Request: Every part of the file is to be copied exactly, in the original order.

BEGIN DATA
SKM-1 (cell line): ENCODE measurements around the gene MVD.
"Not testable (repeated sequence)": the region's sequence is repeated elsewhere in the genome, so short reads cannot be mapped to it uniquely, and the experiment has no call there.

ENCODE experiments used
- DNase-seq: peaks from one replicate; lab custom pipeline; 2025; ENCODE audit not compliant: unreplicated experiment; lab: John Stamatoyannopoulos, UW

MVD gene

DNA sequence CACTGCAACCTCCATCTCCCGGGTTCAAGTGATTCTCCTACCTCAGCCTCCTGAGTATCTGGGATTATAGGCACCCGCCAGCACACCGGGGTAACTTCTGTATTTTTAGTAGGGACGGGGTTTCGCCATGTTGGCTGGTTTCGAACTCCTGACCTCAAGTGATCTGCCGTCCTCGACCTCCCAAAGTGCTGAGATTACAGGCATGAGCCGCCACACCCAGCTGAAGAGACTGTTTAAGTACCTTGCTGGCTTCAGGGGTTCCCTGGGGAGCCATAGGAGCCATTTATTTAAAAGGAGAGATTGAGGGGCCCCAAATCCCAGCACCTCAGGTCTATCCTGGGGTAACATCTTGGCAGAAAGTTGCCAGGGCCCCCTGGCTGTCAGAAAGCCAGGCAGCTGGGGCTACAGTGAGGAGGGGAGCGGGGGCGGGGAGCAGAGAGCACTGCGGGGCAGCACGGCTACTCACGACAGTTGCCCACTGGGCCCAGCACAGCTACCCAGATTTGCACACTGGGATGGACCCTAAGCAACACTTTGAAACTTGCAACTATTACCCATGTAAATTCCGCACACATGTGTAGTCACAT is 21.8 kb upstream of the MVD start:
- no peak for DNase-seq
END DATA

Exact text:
SKM-1 (cell line): ENCODE measurements around the gene MVD.
"Not testable (repeated sequence)": the region's sequence is repeated elsewhere in the genome, so short reads cannot be mapped to it uniquely, and the experiment has no call there.

ENCODE experiments used
- DNase-seq: peaks from one replicate; lab custom pipeline; 2025; ENCODE audit not compliant: unreplicated experiment; lab: John Stamatoyannopoulos, UW

MVD gene

DNA sequence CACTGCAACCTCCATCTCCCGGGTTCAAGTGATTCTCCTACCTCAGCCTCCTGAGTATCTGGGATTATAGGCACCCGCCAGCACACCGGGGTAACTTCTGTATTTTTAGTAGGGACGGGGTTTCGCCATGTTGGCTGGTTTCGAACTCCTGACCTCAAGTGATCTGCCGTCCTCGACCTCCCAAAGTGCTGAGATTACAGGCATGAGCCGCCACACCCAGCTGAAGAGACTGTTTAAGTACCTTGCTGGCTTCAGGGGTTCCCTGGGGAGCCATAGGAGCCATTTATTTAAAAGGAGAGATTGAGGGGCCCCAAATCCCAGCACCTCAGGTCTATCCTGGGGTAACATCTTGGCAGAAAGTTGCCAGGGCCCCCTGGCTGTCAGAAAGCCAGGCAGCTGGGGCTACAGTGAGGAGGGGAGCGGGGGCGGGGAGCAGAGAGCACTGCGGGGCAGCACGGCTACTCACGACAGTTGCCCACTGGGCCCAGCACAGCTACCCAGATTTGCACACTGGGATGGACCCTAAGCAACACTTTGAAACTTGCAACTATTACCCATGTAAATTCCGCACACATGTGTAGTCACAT is 21.8 kb upstream of the MVD start:
- no peak for DNase-seq